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I was wondering if it's illegal to take pictures of a baby while he's naked, for example. I'm mostly asking for babies, but it would be nice to know what age is ok to do it.

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  • Is a baby wearing only a diaper “naked”? I ask because if the baby is female, then her nipples would be visible but her other private parts would not be; I am not sure if that is relevant. (The question says “he”, but perhaps that word is being used generically.) – Brian Drake Nov 12 '20 at 6:05
  • Compare with Lewis Carroll's photographs of Evelyn Hatch Wikipedia isn't considered a pornography site. ¶ The real issue is the potential eventual embarrassment to the person in the photo. – Ray Butterworth Mar 19 at 0:42
  • @RayButterworth Not everyone agrees that Wikipedia is not a pornography site, or at least, not everyone agrees that Wikipedia is free of pornography. For example, see en.wikipedia.org/wiki/Criticism_of_Wikipedia#Sexual_content and en.wikipedia.org/wiki/Internet_Watch_Foundation#Wikipedia. – Brian Drake Mar 21 at 1:59
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Yes, it's legal. To be illegal, the photographs would have to be obscene or pornographic. Nude people, ordinarily photographed, doing non-sexual, non-excretory things are neither. However, I would strongly advise caution, particularly if you plan to display or share these photographs. There are definitely cases of people who have been charged with sexual exploitation of a minor for sharing nude photographs of their children.

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  • Cool. The fact that it's legal... stems from the fact that it isn't illegal? (sic), that there is no place in law where it says it isn't? Or how else? Thank you! – Santropedro Nov 7 '16 at 22:03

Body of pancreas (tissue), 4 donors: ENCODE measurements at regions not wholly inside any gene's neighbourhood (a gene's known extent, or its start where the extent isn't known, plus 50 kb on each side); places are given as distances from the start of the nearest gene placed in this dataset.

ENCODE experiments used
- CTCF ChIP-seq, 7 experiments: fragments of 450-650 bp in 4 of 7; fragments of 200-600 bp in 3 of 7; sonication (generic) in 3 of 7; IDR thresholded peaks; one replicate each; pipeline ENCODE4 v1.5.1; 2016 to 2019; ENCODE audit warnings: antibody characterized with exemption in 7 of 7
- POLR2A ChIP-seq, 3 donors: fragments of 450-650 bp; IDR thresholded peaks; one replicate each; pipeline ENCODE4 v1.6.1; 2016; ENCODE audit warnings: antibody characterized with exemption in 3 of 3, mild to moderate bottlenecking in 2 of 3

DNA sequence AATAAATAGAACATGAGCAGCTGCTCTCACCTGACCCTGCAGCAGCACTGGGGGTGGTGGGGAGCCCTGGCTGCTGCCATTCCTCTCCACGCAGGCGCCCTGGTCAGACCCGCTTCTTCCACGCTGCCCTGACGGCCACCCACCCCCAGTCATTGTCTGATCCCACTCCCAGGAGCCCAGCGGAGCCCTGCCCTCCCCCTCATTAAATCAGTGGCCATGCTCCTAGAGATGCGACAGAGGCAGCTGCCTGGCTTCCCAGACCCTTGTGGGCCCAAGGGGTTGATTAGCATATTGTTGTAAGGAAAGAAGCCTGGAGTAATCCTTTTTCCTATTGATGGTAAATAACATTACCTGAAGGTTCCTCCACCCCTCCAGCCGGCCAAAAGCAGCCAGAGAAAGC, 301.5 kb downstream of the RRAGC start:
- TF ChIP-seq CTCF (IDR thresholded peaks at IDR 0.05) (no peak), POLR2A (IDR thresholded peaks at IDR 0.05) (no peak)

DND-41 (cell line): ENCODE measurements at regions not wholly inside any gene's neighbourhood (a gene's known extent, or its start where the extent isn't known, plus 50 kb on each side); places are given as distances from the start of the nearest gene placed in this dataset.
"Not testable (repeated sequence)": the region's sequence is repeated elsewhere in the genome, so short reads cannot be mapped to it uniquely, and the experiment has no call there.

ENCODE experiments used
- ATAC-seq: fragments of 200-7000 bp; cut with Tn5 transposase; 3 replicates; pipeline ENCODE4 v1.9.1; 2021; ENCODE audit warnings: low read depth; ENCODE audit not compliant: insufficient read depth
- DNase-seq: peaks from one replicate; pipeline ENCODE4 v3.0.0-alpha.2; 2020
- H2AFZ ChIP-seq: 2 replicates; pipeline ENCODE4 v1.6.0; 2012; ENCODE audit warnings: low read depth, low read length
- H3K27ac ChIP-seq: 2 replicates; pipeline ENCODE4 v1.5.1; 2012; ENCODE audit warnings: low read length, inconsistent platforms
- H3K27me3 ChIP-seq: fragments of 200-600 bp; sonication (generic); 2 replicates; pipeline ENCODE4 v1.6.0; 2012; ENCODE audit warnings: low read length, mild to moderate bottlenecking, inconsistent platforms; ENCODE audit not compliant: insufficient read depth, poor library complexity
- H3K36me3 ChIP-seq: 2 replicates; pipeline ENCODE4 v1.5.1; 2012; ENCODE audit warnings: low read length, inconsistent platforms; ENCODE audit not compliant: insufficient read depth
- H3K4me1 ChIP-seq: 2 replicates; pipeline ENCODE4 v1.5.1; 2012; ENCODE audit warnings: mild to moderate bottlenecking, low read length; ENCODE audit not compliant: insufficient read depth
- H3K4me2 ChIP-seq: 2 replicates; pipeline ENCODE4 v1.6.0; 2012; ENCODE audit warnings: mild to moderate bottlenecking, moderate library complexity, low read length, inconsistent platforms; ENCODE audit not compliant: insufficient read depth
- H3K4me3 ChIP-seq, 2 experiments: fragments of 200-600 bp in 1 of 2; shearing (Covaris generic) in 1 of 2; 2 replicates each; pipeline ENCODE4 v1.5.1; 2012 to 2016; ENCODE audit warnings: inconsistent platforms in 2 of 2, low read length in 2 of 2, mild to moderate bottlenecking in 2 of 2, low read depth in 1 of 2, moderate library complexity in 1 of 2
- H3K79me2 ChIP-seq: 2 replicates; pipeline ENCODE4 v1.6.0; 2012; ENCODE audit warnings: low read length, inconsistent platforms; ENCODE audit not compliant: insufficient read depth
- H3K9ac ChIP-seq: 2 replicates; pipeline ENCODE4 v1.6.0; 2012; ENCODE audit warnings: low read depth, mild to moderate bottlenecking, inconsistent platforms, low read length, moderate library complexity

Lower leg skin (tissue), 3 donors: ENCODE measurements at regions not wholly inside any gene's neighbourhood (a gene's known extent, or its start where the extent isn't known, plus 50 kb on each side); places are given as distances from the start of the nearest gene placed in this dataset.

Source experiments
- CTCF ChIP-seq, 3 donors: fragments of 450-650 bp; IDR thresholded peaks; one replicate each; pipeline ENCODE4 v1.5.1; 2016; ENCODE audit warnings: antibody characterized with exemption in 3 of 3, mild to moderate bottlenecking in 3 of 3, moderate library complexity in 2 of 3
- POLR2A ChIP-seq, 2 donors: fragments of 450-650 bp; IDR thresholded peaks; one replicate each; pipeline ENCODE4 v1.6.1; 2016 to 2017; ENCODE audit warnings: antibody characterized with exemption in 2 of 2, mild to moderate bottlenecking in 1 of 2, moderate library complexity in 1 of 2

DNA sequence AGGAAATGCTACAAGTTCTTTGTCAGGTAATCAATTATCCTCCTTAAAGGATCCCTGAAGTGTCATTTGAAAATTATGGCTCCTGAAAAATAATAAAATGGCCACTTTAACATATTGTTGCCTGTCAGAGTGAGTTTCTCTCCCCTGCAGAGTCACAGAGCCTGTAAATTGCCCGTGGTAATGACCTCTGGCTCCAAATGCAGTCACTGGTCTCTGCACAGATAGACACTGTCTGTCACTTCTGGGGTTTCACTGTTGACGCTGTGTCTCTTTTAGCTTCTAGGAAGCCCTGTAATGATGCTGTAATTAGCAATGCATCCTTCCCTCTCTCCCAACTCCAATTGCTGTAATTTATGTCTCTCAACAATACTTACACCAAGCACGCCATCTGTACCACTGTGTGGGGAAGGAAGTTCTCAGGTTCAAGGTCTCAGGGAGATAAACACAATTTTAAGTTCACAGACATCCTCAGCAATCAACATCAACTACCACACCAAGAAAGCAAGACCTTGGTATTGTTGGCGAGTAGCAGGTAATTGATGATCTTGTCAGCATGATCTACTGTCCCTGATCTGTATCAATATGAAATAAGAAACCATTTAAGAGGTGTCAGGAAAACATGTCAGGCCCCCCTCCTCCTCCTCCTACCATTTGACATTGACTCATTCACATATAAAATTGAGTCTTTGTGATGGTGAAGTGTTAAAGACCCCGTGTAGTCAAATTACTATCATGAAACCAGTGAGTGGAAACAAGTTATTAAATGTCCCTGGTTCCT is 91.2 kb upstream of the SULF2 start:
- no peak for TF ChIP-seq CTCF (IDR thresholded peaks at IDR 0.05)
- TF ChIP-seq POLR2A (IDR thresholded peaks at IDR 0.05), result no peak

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    @Santropedro, basic principle of US law: if it's not explicitly forbidden, it's permitted. – Mark Nov 8 '16 at 3:07
  • @Mark Thanks mark that is very useful! What I'm left wondering is what exactly says the law about that. For example two cases 1) It says nothing 2) It says it's permitted. I want to know wich case it is in USA law. – Santropedro Nov 8 '16 at 12:41
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    @Santropedro It's a little bit of both. For one thing, you can look at the laws against sexual exploitation, child pornography, and so on to see what they do and don't cover. But court cases in the United States also set precedent, and you can look at precedent setting court cases both to see what the laws have been held to cover and not cover and also what has been held to be explicitly protected by the Constitution. – David Schwartz Nov 8 '16 at 17:54
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    @Santropedro: Finally, the 14th Amendment contains language that blocks states from making laws that the constitution says the feds cannot make laws on (i.e. First Amendment grants the people 5 core freedoms: Freedom of Speech, Freedom of Religion, Freedom of Association, Freedom of Peaceful Assembly, and Freedom of the Press. Since it's pretty clear "Congress shall make no law" the 14th amendment stops states from making laws that restrict those freedoms (this closed loophole is the reason for the Civil War... there was no mention of who regulatates Slavery, so it was a State's Right). – hszmv Mar 19 at 11:45

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